If you sell anything online, you can potentially be the victim of a scam. It doesn't matter if the site is Horsetopia or Craig's List.
You, as the seller, must educate yourself on what to look for so that you can avoid becoming a victim.
Example: I am selling a horse for $2500.00. I am contacted by a potential buyer who is going to give me $2500.00 plus an extra $1500.00 for the shipping agent. The potential buyer wants me to provide cash or a cashier's check to the shipping agent. The buyer sends me a check for $4000.00. Sometimes it may be drawn on a personal or business account or it may even be a cashier's check that is sent via, fed ex.
Many times these checks may look legit, but often times there may be issues with the printing, such as with the numbers containing the routing and account number. These numbers contain a magnetic ink so that they can be read by other banking or financial institutions. With current printers, sometimes it is difficult to tell the discrepancies.
What you can do:
- Take the check to your bank and have them look at it and do some research.
- You can google the routing number and find out the bank name, phone number and address.
- You can call the bank the check was purportedly drawn on.
- If you want to deposit the check and see what happens, do not put it in an account you use frequently, and hold the check for at least 30 days to see if it clears. Remember that this is not always a guarantee that the check won't come back fraudulent.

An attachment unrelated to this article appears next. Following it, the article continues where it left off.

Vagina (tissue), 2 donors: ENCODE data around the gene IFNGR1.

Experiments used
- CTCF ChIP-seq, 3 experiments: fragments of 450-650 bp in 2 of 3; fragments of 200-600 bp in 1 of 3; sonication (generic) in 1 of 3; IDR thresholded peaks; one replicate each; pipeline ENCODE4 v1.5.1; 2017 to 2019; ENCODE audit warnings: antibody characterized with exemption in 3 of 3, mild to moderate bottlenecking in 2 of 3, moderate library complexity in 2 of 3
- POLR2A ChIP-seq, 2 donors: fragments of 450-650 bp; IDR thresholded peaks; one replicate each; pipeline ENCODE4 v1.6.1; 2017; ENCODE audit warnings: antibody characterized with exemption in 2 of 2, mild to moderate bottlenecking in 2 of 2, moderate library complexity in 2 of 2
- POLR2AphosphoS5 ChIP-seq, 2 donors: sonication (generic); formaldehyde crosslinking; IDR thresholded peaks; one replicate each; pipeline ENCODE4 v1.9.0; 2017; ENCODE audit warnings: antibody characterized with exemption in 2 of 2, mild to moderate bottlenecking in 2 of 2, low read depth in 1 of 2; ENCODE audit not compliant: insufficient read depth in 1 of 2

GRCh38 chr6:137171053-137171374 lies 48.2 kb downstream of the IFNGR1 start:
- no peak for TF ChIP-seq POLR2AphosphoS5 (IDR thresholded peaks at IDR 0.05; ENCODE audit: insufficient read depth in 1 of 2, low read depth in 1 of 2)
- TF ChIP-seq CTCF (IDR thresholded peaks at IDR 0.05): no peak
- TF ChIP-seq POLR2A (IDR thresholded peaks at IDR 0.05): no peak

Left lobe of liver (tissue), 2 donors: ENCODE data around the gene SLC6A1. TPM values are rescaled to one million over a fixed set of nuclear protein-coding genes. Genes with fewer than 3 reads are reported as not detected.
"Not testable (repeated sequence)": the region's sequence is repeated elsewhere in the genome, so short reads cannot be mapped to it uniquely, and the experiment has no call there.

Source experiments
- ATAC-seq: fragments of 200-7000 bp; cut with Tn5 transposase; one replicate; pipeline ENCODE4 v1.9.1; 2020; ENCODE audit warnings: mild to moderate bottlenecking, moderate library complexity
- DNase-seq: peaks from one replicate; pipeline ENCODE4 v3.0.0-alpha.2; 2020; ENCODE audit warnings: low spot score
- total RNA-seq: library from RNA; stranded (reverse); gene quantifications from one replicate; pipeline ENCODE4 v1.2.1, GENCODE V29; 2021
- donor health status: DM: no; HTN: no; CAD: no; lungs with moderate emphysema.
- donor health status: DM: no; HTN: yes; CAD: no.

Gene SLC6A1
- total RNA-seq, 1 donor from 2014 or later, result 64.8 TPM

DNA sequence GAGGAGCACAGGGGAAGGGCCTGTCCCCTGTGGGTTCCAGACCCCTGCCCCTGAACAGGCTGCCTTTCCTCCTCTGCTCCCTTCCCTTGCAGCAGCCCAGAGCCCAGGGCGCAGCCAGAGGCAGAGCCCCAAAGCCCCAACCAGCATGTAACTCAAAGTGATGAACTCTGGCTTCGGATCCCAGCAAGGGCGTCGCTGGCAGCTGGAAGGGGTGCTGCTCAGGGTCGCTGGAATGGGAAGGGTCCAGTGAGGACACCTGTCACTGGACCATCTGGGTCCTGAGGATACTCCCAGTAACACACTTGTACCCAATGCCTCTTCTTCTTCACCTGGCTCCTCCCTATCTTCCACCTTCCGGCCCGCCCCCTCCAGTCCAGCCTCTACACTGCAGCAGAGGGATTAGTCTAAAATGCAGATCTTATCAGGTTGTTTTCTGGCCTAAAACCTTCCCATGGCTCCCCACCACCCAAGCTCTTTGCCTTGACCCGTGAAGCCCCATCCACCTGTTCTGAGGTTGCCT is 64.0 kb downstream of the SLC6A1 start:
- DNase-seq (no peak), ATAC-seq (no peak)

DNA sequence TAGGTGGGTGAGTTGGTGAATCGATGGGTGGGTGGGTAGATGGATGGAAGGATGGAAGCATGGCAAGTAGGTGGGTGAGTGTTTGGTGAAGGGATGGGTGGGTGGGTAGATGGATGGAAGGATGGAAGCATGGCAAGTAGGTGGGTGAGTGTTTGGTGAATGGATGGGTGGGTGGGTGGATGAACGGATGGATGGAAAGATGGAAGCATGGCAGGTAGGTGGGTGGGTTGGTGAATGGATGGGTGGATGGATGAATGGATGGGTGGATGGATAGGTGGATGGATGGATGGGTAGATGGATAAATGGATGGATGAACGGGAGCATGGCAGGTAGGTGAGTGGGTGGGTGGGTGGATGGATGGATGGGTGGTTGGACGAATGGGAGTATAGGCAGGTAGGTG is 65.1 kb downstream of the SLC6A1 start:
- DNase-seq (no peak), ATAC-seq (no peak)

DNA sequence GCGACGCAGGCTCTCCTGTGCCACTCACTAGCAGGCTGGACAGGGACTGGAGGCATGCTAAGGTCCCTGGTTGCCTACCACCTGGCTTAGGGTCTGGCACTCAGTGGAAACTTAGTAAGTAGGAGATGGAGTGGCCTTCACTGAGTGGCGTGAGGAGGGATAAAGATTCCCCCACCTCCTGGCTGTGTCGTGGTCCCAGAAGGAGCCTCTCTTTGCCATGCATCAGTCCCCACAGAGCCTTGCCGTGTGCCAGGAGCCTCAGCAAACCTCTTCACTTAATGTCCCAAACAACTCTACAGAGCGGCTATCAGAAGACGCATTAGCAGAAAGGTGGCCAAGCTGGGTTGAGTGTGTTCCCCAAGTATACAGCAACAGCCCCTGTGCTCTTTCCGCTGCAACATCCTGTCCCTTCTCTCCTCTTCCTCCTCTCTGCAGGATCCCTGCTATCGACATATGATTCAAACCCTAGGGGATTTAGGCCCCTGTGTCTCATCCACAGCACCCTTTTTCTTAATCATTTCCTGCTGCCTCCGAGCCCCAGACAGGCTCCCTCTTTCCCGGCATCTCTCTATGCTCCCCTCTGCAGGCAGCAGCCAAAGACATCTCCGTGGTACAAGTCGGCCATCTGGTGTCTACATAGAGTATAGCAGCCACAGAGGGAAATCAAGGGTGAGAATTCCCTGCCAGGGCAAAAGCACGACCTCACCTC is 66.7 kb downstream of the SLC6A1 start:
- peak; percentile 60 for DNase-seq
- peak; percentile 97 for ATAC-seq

- If you use the funds from the check and it comes back fraudulent, you may be responsible for any and all transactions.
- This will include checks that you wrote that were returned as insufficient, because of overdrafts.
If you have a crime involving the internet;
Filing a Complaint with the IC3 - www.ic3.gov
The IC3 accepts online Internet crime complaints from either the actual victim or from a third party to the complainant. We can best process your complaint if we receive accurate and complete information from you. Therefore, we request you provide the following information when filing a complaint:
- Victim's name, address, telephone, and email
- Financial transaction information (e.g., account information, transaction date and amount, who received the money)
- Subject's name, address, telephone, email, website, and IP address
- Specific details on how you were victimized
- Email header(s)
- Any other relevant information you believe is necessary to support your complaint